Looking forward to a brighter 2021, and dreaming of open galleries and enthralling shows, I have collected some of the best exhibitions hoping to open this year.
All of these include textiles in various ways – from garments and pattern, to interiors and photography.
If not physically open, let’s hope that these exhibitions will be available online in some form:
Tate Modern, 5 November 2020 – 31 May 2021
Zanele Muholi Calls herself a visual activist – one who focuses on South Africa’s gay, trans, intersex and queer communities. The LBGTQIA+ communities still remain a target in South Africa, despite equality being promised in 1996. The photographs are intense, with the sitters gaze being an important aspect. The images also contain characteristic textiles, hair pieces, garments and make up.
Barbican Art Gallery, 11 Feb – 23 May 2021
This will be a retrospective exhibition of Dubuffet’s work showing his tireless experimentation. Butterfly assemblages, enamel paintings, colourful canvases and lithographs will be among the type of work shown. He is famously the founder of Art Brut movement and his work rallies against conventional standards of beauty.
V&A, 13 Feb – 30 Aug
This exhibition will explore 5,000 years of art – from 3,000 BCE to the present day. Art and culture will be shown through 300 objects, which includes sculpture, textiles, carpets, film and photography. This is a landmark exhibition on one of the greatest civilisations in history. Knowing the V&A’s past shows, this will surely be a remarkable display.
Chintz: Cotton in Bloom
Fashion and Textile Museum, 12 March – 15 August 2021
The Fashion and Textile Museum spans hundreds of years and miles with this exhibition that explores Chintz fabric. This material bears multicoloured patterns and designs that became sensations throughout 18th century England and Europe. Some 150 examples of this textile will be on show, from Japanese dresses to wall hangings and sun hats.
Alice: Curiouser and Curiouser
V&A, from 27 March 2021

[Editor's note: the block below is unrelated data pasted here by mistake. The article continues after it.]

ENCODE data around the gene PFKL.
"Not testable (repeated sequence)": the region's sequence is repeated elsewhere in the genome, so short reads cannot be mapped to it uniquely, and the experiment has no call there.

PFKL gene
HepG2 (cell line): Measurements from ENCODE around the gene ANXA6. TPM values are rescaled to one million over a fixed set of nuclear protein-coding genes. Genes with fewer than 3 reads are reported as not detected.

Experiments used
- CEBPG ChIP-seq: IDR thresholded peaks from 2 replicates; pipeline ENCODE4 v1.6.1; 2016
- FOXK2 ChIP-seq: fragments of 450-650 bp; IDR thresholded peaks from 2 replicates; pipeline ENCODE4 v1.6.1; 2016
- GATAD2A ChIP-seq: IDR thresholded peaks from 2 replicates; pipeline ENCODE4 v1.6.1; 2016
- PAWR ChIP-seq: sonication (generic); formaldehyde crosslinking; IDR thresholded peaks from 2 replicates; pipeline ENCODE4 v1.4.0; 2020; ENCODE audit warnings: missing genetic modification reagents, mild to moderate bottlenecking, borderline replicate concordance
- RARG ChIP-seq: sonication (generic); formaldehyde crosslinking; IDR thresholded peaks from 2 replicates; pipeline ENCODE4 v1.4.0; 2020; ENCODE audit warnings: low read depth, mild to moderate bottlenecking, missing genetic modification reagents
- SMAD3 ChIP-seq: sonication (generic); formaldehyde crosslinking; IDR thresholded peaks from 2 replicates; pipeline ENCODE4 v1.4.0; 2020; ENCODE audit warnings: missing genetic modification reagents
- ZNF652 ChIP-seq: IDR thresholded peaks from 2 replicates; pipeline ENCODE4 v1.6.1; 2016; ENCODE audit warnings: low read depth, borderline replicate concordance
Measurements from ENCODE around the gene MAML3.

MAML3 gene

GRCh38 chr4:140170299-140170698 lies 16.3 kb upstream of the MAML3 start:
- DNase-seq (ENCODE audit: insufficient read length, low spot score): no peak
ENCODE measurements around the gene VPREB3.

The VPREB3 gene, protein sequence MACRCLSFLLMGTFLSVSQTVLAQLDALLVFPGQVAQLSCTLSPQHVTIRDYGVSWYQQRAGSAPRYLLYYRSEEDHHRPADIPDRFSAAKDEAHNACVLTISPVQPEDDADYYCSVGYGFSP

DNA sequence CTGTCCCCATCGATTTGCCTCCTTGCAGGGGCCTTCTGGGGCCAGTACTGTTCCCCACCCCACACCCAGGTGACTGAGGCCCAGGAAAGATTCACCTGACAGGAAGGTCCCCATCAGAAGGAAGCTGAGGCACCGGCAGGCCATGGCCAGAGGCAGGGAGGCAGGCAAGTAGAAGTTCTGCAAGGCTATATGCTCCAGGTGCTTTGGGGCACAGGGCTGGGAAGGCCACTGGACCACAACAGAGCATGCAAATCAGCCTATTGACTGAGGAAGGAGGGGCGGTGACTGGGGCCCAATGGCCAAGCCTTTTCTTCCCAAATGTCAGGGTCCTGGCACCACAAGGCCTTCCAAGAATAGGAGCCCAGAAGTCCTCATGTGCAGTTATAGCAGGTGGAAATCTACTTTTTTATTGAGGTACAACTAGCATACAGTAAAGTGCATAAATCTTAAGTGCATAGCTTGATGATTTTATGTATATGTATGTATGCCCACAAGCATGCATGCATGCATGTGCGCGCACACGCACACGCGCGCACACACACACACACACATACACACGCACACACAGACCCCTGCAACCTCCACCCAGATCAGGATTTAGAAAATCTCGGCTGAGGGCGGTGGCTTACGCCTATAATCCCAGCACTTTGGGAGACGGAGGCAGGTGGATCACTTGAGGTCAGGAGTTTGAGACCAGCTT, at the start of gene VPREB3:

This immersive and theatrical exhibition takes you down the rabbit hole into a magical new world. It is the most comprehensive exhibition ever held on Alice and Wonderland. It looks at the huge impact Lewis Caroll’s story has had in the history of art, fashion, design performance and more. Salvador Dali, Walt Disney, Tim Walker and Vivienne Westwood are among those included.
Yayoi Kusama: Infinity Rooms
Tate Modern, 29 March 2021 – 27 March 2022
The Infinity Rooms are immersive installations of endless reflections. Kusama is famous for her obsessive and repetitive dots. Her work uses a variety of media such as painting, sculpture, drawing and performance. There has never been a Kusama exhibition of this size before in the Uk, so it’s not to be missed.
Beautiful People: The Boutique in 1960s Counterculture
Fashion and Textile Museum, 3 September 2021 – 1 January 2022
Beautiful People explores fabulous examples from Chelsea’s iconic boutiques that sparked a 1960’s fashion revolution. Creative exploration led designers to sell radical clothing to counterculture youth. The flamboyant ‘flower power’ style emerged with an explosion of colour and pattern. Styles from The Beatles, The Rolling Stones and Jimmy Hendrix will be displayed alongside garments from iconic boutiques like the ‘Kings Road shop Granny Takes a Trip’.
Impressionist Decorations: the Birth of Modern Decor
National Gallery, 11 Sept 2021 – 9 Jan 2022
This is the first ever exhibition dedicated to the Impressionist’s impact on the decorative arts. These painters sought to bring the outdoors inside and turned their eye for landscapes into objects that could decorate the home. Interior elements such as panels, painted doors, tapestries, ceramics and paintings will be shown. Impressionists such as Renoir, Pissarro, Degas, Manet and Cezanne are included.
Tate Modern, 24 Nov – 22 May 2022
The 2017 Turner Prize winning artist Lubaina Himid exhibits on a large scale, showing recent work and highlights from her career. Himid is known for her approaches on painting and social engagement. Her long career has contributed to the British Black arts movement and recognising women’s creativity. Taking inspiration from the Himid’s interest in theatre, this exhibition will unfold a series of scenes designed to put visitors both on the stage and backstage.